Yes, Bruno Pettini had been Jacques Dessange's Artitistic Director for a long time. His great professionalism and creativity gave him an exceptional aura. He was a great teacher, and he became the mentor of numerous young professionals to whom he opened the way. We are many to miss him now, and nobody will replace him. He managed to convince me that my profession was the most beautiful in the world. By comparison with my half-hearted debuts in this career, I felt blessed to be able to reach this state of mind. It was a very exciting period for me, my ambitions grew stronger.

The duet formed by Jacques Dessange and Bruno Pettini was most inspirational : Bruno brought both his sensitivity and creativity whereas Monsieur Dessange was a real down-to-earth businessman, a very realistic and pragmatic man who was a great project manager. Their team had at the same time the artistic and commercial aspects that made the success of the Dessange brand. They enabled hundreds of hairdressers, inside their franchisee's network (and I was one of them) to be part of this success.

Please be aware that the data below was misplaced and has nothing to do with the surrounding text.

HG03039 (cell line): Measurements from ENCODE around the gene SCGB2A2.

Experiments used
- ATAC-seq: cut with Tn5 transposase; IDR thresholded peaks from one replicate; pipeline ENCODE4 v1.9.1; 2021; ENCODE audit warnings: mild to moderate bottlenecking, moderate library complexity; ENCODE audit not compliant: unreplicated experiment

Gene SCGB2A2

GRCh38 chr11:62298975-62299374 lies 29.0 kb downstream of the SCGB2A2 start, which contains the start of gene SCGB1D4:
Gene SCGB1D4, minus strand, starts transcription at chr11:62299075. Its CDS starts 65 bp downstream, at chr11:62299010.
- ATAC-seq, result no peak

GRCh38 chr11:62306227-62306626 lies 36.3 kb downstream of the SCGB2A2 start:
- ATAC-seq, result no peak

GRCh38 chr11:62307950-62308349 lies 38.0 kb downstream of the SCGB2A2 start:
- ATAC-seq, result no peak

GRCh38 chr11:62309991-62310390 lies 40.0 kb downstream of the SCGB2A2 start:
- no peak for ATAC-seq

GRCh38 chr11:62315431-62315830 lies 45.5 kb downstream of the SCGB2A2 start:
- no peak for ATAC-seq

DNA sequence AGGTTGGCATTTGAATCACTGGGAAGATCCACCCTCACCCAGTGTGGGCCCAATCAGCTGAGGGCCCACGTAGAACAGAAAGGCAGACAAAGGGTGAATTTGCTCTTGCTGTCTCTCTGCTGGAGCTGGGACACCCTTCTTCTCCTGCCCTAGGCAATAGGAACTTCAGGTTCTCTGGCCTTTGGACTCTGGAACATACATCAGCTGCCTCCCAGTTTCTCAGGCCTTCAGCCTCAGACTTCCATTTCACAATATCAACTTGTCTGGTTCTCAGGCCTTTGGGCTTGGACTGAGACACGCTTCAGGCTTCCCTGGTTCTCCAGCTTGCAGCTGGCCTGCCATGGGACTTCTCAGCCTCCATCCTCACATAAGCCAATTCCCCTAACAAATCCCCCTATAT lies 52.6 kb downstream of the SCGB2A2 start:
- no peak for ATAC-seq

However, you felt like emancipating yourself ...
Bruno passed away too early in 1994, at the age of 45. I only started my very own business in 2000, but it is very clear that both events are linked. It seemed to me that the brand, without Bruno, had lost the balance between creativity and materialism. I stayed for a couple of years and things could have gone on like that, because it made sense in some way, but I finally realized that I did no longer agree with the values of the brand. I was almost 40 and I had lost the spark I once had.

In spite of the financial risks, I had to make a move. Finding your way in life is not easy. It was a hard time for me, both morally and psychologically. I was afraid of leaving the Dessange group. Fortunately, all my apprehensions disappeared when I had to use my creativity, gather a team and create a new brand. It was so satisfactory to master the whole process. With this new challenge, I found a new balance and new satisfactions.